Home Brew #1 – Nut Brown Ale

21 Jan

The beer, ready for fermentation.

This fall I decided a needed a new hobby. Picking something that you will want to spend a lot of time perfecting can be tricky, so I took a look what I enjoy.

  • Eating, eh already close to mastering that art.
  • Running, at this point I already consider that one a hobby.
  • Dancing, whoa, I embarrass myself with enough of that as it is.
  • Drinking, bingo.

But I got to thinking, “Hobbies:  Drinking” isn’t really a winning self descriptor. So I decided to combine my creative juices, with something that will produce the ultimate reward. For Christmas I asked for a home brewing kit.

Last Sunday was the first big day of this brand new hobby. For those of you who have never brewed beer before, there are really two big days to each batch. The first is brew day, the second the bottling day. Sunday was my first brew day.  For the first batch, I wanted something easy, tasty, and rich. I went with a Nut Brown Ale.

Grains in the brew pot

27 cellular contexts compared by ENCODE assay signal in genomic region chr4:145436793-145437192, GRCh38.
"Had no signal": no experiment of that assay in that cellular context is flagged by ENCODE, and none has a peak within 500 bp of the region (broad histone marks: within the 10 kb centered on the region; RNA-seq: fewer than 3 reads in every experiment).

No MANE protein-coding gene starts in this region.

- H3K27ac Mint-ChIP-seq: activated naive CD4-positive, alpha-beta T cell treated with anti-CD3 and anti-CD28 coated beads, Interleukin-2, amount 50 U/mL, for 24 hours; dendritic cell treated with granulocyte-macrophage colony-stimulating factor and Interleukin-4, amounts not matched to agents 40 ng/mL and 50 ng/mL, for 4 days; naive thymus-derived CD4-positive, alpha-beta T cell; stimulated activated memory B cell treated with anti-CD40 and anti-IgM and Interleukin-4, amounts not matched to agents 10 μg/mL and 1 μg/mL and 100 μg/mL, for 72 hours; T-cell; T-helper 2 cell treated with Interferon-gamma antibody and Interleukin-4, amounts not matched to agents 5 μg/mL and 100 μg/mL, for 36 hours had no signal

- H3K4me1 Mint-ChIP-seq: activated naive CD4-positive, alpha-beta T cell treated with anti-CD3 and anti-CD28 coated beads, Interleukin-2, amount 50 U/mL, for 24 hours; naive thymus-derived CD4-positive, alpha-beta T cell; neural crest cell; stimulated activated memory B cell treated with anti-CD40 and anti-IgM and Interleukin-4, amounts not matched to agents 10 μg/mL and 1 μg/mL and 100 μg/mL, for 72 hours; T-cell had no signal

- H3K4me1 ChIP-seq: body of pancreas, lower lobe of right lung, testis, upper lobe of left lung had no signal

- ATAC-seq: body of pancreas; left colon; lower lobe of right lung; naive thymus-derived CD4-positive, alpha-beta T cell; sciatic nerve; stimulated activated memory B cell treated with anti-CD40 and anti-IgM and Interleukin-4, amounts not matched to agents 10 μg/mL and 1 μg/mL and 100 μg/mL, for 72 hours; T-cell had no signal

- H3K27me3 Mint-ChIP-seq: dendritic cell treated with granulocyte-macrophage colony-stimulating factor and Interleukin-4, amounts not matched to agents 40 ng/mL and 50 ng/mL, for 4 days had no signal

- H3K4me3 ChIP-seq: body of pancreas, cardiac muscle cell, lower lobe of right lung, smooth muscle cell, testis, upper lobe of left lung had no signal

Grains in the brew pot

It took me about an hour to get organized. I laid out the ingredients and equipment and did little more than stare at all the malts and tubes for nearly twenty minutes. Once I finally began piecing everything together, I started feeling a little more comfortable.  Before I knew it, I had grains simmering in the pot, and yeast rehydrating on the counter.  I was on a roll.

I boiled in the malt for nearly an hour, adding hops along the way.  When the boil was finished, I carefully added the wort to the water in the carboy and pitched the yeast.  I covered the carboy with an old sweatshirt, and placed it where it now resides in the corner of my closet.

Just 8 hours later, the yeast was really in action with the airlock bubbling violently, indicating that fermentation was taking place.  Yesterday I noticed that things had already slowed down, so I might be bottling as early as this weekend.  I was a little surprised at how rapidly the fermentation slowed, but I have been told it is nothing to worry about.  One ‘plus’ to preparing for bottling day is that you need to supply around 50 empty bottles.  The best way to do that is drink around 50 beers.  I didn’t plan ahead enough to start saving over the past few weeks, so this week I’ve been ‘forced’ to play catchup.

While I will not know for a few more weeks if this first attempt was successful, I feel good about my efforts.  I got a feel for what it takes, and how to think ahead.  I now have no doubt that this will be a hobby enjoyed (by myself and my friends) for many years to come.

Lessons Learned:

  1. Don’t rely on a single Brita pitcher to purify 5 gallons of water.
  2. Make sure you have someone who knows what they are doing in your speed dial.  Thanks Greg.

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